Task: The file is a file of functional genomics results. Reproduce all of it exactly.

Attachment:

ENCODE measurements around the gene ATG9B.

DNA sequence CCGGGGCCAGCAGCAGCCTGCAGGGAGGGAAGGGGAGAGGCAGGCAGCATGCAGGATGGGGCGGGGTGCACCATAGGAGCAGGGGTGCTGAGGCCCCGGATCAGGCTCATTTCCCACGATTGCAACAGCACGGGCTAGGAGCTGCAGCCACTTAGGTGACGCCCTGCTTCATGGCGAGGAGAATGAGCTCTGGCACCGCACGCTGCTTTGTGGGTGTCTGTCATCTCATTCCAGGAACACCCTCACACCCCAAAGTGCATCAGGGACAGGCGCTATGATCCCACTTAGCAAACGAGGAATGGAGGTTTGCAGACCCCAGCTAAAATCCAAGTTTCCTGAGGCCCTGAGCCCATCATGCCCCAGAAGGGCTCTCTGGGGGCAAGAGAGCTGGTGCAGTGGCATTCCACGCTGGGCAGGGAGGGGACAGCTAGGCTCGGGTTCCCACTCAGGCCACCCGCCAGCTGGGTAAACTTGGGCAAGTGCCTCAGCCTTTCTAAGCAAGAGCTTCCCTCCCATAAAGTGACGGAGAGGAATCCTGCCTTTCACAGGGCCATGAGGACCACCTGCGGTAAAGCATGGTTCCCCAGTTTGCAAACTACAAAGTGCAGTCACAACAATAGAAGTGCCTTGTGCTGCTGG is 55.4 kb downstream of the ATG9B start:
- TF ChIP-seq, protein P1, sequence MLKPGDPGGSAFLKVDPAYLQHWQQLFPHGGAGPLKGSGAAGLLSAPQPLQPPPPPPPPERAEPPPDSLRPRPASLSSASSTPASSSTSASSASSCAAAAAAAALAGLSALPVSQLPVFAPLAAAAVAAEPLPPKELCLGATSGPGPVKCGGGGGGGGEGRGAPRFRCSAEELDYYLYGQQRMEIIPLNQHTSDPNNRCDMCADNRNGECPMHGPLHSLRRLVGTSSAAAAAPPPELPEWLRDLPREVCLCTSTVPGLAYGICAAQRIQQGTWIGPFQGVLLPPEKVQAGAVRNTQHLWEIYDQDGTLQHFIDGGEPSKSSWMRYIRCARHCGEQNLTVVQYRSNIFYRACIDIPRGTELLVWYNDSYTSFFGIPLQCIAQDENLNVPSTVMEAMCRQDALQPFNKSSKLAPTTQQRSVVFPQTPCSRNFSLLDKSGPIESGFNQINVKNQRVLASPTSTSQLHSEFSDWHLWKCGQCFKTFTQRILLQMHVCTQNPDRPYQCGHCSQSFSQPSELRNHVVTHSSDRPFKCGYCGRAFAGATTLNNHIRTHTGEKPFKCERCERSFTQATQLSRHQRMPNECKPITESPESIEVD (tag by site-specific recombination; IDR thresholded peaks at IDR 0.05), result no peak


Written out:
ENCODE measurements around the gene ATG9B.

DNA sequence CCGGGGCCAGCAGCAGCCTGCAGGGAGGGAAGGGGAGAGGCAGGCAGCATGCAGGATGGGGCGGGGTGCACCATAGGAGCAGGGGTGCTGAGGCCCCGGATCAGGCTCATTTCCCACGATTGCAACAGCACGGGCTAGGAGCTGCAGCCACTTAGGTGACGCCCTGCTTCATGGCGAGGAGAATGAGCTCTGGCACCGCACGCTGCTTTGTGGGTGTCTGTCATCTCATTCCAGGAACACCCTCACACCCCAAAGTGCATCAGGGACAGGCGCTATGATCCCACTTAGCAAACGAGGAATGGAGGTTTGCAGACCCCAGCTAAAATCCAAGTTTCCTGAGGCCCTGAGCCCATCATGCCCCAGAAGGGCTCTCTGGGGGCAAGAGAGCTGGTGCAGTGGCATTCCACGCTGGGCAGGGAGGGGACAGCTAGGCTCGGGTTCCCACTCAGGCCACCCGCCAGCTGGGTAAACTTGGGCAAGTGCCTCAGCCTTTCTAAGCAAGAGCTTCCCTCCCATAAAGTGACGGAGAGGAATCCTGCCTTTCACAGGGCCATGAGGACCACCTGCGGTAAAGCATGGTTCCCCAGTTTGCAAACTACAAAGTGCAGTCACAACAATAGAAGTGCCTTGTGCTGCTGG is 55.4 kb downstream of the ATG9B start:
- TF ChIP-seq, protein P1, sequence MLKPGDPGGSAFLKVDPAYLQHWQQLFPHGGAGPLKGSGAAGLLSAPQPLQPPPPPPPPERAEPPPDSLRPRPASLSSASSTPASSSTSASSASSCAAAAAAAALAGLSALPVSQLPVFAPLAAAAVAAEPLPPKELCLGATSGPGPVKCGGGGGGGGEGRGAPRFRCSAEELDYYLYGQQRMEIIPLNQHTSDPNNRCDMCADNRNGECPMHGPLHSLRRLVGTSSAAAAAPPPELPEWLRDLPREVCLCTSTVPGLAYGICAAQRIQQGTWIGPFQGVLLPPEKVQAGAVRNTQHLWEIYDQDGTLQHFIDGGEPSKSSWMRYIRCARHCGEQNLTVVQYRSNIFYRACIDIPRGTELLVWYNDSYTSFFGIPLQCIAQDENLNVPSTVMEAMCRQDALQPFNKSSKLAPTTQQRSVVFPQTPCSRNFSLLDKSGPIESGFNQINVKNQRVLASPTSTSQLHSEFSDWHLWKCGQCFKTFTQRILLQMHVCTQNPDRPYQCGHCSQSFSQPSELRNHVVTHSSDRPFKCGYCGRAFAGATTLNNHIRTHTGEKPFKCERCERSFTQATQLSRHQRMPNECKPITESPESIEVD (tag by site-specific recombination; IDR thresholded peaks at IDR 0.05), result no peak